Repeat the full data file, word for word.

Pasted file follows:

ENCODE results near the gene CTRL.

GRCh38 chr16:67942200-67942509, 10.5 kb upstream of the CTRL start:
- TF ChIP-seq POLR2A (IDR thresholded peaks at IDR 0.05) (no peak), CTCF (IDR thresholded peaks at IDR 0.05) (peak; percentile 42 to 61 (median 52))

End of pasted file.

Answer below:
ENCODE results near the gene CTRL.

GRCh38 chr16:67942200-67942509, 10.5 kb upstream of the CTRL start:
- TF ChIP-seq POLR2A (IDR thresholded peaks at IDR 0.05) (no peak), CTCF (IDR thresholded peaks at IDR 0.05) (peak; percentile 42 to 61 (median 52))